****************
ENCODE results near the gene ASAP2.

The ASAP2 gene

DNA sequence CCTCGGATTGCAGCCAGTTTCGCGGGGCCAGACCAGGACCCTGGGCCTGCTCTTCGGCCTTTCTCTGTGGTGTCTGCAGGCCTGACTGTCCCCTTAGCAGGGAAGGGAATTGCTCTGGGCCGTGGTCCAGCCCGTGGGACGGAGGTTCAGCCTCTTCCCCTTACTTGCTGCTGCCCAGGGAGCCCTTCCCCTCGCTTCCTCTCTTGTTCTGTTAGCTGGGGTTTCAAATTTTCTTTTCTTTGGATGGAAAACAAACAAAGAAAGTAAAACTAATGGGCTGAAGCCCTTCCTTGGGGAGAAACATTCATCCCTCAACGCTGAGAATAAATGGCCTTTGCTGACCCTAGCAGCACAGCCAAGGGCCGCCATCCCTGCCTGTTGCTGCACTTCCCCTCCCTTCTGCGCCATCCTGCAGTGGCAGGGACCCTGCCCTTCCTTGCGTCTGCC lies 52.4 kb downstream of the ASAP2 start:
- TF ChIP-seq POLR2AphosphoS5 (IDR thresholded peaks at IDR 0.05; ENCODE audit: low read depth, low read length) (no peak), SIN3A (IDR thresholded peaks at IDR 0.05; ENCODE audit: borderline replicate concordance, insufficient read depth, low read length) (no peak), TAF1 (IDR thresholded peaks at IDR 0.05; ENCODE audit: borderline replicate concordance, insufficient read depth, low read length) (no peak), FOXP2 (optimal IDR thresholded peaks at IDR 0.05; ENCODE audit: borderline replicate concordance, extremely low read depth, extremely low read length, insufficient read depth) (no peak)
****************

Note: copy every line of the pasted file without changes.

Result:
ENCODE results near the gene ASAP2.

The ASAP2 gene

DNA sequence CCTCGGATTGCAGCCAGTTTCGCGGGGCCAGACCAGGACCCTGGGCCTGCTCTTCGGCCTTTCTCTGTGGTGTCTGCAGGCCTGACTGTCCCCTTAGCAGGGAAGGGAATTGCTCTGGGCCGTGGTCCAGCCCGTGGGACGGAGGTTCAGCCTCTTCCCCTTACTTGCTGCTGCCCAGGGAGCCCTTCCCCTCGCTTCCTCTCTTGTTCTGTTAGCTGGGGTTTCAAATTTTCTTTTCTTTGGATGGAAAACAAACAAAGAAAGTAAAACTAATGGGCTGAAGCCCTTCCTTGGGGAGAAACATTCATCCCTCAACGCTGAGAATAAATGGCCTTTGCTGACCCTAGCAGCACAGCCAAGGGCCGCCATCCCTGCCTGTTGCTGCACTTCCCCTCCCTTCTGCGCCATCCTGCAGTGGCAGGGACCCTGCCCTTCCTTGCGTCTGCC lies 52.4 kb downstream of the ASAP2 start:
- TF ChIP-seq POLR2AphosphoS5 (IDR thresholded peaks at IDR 0.05; ENCODE audit: low read depth, low read length) (no peak), SIN3A (IDR thresholded peaks at IDR 0.05; ENCODE audit: borderline replicate concordance, insufficient read depth, low read length) (no peak), TAF1 (IDR thresholded peaks at IDR 0.05; ENCODE audit: borderline replicate concordance, insufficient read depth, low read length) (no peak), FOXP2 (optimal IDR thresholded peaks at IDR 0.05; ENCODE audit: borderline replicate concordance, extremely low read depth, extremely low read length, insufficient read depth) (no peak)